Knowing your Cutlery Birds
Here in the southern reaches of North America, we’re fortunate to have opportunities to view birds that are far more common far more south – like neotropics south – with some regularity. You Yankees may have your nesting warblers and winter finches, but in the sunny south we are wild with waders, which have the advantage of not only being generally gaudier, but much much easier to photograph. My home state of North Carolina can probably be considered the northern edge of the south, which means that when one of these long legged beauties wanders up across our state line it’s a pretty big deal. We get Reddish Egrets uncommonly, but annually. Wood Storks can be reliably found at a couple sites tucked along the southern coast. But the one that gets everybody in the state riled up is shaded pink, a once every few years visitor with too wild to be true cotton candy plumage and too weird to be true broad bill. And there were a couple of them recently reported down at the southern tip of North Carolina, so I had to go and have a look.
My traveling companion was fellow Triangle birder and blogger Scott Winton, whose Durham County big year last year is the stuff of legend. I agreed to drive if he agreed to tally the road birds, and just over three hours after we left Durham we rolled up to the west end of Twin Lake, not more than a steroid enhanced stone’s throw from the South Carolina border. We spotted our quarry before the car even came to a stop, it’s nice when state birds are so forthcoming. And upon exiting we were treated to supremely satisfying views of a pair of young Roseate Spoonbills.
Our spoonbills were slumming with the large flock of Wood Storks that are routinely found roosting in the pine trees surrounding the golf course ponds. It’s perhaps odd to find Roseate Spoonbills in a pine tree, as the classic image of the species involves shallow marshes and wading instead of anything arboreal, but this is how we see them more or less. The vast majority of Roseate Spoonbill records for the state have come in this very spot in this very circumstance. This pine tree view puts me among almost every listing birder in the state. The fraternity of the perching Spoonbill.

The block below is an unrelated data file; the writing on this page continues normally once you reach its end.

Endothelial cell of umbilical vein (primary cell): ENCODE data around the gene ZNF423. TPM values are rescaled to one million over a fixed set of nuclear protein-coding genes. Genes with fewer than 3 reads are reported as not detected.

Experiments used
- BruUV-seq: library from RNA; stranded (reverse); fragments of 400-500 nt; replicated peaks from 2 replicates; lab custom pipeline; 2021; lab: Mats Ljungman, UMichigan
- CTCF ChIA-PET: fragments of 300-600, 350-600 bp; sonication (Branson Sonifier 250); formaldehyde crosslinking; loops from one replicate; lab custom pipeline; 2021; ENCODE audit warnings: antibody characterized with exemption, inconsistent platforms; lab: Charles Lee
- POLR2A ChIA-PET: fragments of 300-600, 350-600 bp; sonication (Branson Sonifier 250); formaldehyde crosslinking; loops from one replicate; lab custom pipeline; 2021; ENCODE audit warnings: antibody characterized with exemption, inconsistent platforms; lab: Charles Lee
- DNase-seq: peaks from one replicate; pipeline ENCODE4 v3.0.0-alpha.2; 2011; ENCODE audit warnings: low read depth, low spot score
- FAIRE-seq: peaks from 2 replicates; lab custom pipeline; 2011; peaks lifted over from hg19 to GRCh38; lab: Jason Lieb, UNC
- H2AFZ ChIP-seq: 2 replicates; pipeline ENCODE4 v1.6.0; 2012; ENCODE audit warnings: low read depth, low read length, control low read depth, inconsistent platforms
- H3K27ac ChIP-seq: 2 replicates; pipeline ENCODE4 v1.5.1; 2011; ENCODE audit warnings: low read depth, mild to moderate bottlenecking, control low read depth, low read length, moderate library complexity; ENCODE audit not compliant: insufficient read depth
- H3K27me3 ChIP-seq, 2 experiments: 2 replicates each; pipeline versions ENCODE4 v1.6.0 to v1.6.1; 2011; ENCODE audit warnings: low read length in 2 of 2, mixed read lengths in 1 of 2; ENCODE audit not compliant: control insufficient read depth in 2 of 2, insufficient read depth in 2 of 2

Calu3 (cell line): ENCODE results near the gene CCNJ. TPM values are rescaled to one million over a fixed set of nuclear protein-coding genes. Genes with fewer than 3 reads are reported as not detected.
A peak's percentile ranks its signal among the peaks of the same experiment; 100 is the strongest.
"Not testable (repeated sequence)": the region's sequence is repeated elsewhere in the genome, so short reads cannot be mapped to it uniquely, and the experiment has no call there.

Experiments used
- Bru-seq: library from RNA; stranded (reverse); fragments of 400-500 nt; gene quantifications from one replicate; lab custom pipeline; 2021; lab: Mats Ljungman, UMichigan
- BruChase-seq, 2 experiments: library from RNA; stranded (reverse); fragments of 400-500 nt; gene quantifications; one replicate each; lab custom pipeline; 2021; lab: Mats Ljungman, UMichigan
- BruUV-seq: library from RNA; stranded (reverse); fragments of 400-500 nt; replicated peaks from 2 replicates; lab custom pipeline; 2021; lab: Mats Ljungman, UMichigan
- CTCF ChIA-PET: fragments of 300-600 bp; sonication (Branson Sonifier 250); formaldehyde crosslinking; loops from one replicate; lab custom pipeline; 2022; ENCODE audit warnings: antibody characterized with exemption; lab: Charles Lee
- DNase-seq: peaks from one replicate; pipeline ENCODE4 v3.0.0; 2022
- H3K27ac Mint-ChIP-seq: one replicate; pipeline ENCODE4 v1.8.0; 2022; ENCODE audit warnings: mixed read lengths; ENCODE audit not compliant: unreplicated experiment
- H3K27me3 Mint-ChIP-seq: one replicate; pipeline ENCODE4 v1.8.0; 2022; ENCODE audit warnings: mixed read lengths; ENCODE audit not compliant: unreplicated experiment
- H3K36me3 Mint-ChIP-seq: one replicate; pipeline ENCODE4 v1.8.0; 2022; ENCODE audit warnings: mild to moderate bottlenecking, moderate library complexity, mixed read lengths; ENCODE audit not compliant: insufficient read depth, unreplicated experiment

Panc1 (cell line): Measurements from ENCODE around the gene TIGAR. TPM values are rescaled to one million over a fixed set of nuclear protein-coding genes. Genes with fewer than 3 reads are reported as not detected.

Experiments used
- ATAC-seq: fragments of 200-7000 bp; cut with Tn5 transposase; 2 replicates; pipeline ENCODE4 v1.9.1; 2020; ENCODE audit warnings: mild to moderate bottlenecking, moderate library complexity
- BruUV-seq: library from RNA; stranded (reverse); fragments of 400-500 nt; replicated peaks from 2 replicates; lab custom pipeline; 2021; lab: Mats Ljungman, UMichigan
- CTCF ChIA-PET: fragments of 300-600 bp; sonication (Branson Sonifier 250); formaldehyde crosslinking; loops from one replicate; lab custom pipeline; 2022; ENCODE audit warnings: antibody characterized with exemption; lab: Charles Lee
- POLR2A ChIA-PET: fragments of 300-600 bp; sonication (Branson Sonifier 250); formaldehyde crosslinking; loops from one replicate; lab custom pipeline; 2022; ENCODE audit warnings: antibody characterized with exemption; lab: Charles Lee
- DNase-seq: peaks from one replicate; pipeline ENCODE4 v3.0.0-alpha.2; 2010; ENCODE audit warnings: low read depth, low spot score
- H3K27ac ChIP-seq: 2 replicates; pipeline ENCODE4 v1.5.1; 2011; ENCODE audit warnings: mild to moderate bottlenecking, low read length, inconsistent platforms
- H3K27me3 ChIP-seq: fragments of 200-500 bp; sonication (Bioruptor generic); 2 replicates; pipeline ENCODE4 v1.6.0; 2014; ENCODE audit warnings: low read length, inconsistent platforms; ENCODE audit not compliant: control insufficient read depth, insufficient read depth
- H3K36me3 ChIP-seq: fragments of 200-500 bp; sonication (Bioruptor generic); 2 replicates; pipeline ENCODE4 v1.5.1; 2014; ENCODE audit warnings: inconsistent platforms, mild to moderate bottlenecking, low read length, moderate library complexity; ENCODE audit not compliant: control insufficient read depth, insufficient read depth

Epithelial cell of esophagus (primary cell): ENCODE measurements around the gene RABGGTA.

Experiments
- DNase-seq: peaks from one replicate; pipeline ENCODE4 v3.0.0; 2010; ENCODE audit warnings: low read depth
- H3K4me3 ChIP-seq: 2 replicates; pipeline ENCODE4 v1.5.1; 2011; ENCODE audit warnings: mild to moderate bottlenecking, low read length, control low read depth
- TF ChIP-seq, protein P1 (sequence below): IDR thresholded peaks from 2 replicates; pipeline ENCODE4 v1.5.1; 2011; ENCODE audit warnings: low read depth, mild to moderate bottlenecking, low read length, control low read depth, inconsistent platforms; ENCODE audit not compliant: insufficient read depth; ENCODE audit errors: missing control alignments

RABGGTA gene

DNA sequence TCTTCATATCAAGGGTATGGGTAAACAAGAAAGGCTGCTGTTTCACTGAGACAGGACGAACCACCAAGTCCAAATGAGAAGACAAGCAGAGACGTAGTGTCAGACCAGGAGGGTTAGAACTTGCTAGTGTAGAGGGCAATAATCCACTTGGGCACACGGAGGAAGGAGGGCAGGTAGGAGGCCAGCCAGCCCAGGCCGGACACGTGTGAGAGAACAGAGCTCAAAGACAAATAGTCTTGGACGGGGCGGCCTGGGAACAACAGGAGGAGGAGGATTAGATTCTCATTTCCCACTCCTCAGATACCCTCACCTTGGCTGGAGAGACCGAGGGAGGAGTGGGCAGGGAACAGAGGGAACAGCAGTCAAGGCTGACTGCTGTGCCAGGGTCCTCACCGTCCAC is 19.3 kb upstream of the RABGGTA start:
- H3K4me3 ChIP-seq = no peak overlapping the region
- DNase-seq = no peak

Look at that bill! Just look at it! A grotesque paddle affixed awkwardly to the front of its head, more like a mixing spoon or a spatula than a teaspoon. Just a bizarre bird all around.
There have been several birders down to see this pair in the last few days. If they’re like the spoonbills that have graced our state with their presence in the past, there’s a good chance they’ll be here for quite a while. It’s a perfect storm for a state rarity, one that shows up infrequently but generally sticks around when it does. It would have to be if I, hesitant chaser as I am, manage to see it.
So thanks Roseate Spoonbill. It’s nice, from time to time, to be reminded of what makes birding in the south so special.